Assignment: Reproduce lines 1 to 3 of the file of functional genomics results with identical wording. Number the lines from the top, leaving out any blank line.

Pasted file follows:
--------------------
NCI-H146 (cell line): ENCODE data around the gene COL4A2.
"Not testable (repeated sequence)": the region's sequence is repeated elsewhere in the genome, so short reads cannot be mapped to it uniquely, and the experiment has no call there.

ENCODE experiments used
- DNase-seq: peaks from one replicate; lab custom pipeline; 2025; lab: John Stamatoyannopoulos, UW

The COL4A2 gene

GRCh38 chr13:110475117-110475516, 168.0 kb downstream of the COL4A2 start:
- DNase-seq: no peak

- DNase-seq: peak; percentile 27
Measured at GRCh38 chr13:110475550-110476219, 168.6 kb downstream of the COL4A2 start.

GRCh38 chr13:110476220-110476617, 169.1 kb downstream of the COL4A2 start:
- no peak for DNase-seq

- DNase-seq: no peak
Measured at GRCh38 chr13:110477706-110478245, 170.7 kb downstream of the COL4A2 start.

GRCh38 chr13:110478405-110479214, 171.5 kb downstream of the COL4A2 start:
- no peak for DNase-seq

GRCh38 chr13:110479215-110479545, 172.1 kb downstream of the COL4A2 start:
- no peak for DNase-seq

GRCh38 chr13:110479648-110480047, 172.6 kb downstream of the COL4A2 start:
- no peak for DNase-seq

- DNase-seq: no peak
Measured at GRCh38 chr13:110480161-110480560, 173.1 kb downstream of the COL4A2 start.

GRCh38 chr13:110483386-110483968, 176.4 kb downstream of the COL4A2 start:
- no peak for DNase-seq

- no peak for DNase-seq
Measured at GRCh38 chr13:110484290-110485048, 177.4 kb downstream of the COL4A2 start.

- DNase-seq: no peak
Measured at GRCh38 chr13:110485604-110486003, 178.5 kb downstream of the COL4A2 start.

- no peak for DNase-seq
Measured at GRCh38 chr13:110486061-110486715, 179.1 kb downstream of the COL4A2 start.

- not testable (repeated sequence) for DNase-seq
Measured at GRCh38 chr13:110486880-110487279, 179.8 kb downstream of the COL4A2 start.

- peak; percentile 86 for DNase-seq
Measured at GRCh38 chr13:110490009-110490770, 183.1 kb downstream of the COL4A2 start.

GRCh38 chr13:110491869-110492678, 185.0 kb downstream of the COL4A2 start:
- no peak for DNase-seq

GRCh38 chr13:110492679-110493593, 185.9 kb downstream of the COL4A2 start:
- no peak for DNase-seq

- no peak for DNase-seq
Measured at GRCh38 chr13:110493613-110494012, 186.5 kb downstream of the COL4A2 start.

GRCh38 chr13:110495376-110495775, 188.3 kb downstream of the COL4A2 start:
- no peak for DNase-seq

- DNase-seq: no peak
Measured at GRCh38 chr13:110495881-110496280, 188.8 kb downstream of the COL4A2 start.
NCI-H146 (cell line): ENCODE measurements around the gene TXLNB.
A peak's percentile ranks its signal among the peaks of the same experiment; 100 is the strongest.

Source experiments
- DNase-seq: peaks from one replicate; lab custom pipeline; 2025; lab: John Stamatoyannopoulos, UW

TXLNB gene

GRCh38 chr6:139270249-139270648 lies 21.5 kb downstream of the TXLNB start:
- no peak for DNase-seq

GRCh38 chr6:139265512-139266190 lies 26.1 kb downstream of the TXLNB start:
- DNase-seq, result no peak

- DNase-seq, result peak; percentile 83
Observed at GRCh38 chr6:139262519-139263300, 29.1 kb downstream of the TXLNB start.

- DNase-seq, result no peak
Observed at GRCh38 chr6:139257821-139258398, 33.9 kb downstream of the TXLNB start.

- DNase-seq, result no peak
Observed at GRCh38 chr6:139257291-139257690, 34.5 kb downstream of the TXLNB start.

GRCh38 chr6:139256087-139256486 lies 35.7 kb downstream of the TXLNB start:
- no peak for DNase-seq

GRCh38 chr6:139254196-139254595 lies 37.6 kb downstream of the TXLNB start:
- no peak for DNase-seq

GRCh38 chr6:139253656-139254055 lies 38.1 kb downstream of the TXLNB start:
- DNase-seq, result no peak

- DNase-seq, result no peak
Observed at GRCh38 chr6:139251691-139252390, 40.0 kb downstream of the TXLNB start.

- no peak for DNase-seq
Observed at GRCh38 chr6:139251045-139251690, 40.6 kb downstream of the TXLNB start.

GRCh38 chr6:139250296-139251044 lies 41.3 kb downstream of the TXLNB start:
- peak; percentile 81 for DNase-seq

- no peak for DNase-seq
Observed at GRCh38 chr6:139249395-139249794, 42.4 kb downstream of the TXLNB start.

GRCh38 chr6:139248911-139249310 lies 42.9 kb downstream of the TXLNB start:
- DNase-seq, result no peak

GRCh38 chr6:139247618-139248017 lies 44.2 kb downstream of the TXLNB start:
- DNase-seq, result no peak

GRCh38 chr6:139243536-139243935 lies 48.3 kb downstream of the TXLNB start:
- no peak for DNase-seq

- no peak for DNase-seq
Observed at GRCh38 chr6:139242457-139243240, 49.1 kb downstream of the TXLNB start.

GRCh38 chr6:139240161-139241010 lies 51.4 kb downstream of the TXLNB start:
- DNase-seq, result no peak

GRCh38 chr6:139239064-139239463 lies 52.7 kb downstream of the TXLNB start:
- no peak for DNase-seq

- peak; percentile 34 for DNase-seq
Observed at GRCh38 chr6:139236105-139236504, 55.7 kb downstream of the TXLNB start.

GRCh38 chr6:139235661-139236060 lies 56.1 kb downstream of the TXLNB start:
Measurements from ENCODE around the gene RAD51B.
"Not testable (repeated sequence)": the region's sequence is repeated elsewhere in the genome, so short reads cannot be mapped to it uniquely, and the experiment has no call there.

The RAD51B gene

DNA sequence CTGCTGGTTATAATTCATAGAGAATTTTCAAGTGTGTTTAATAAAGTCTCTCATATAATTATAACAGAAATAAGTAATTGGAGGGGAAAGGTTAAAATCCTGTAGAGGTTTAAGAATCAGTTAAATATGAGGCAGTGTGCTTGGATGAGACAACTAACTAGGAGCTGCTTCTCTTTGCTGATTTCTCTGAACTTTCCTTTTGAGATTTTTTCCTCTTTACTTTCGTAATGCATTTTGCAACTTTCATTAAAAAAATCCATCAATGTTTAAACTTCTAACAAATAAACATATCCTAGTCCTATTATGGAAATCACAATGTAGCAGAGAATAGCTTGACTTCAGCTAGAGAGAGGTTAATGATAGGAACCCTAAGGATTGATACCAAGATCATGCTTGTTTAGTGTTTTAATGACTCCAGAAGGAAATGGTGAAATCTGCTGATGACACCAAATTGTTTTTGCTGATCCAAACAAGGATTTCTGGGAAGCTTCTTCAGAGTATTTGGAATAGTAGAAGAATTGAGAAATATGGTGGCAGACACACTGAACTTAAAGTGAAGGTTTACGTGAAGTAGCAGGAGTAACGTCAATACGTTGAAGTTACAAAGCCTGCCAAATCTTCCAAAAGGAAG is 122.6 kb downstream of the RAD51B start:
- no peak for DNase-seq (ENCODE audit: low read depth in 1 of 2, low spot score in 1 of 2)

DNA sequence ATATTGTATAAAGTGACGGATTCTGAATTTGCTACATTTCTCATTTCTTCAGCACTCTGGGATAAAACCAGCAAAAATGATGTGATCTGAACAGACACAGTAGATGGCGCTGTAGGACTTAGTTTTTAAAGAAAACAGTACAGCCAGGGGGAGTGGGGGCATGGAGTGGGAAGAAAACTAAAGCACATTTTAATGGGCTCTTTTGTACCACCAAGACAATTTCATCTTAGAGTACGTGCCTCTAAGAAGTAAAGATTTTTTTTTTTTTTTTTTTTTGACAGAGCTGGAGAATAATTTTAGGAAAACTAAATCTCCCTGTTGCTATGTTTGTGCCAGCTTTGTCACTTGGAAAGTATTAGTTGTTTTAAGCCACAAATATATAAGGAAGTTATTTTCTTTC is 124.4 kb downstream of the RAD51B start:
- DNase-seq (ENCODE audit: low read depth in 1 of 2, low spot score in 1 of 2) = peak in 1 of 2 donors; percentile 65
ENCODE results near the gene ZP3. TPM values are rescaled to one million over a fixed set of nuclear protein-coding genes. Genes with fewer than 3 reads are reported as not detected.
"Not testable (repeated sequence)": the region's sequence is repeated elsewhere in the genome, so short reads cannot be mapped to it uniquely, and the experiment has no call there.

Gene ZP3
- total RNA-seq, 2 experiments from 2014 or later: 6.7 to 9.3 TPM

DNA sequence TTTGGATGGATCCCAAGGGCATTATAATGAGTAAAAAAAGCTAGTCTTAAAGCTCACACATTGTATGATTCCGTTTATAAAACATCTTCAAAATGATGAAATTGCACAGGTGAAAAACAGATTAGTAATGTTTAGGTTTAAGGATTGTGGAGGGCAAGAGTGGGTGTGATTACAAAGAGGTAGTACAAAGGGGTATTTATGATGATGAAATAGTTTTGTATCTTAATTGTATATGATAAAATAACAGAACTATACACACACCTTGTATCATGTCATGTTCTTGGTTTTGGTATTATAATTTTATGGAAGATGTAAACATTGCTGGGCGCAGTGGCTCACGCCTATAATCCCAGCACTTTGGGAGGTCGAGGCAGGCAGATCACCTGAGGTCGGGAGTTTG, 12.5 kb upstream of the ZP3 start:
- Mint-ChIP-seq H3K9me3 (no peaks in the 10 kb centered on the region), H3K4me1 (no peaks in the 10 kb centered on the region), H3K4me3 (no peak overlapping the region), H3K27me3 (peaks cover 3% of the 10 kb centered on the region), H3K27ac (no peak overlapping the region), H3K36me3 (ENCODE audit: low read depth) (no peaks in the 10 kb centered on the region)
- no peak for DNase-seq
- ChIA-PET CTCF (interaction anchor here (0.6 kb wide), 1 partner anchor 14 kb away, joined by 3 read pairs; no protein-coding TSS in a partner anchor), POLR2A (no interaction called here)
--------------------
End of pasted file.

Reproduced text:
NCI-H146 (cell line): ENCODE data around the gene COL4A2.
"Not testable (repeated sequence)": the region's sequence is repeated elsewhere in the genome, so short reads cannot be mapped to it uniquely, and the experiment has no call there.

ENCODE experiments used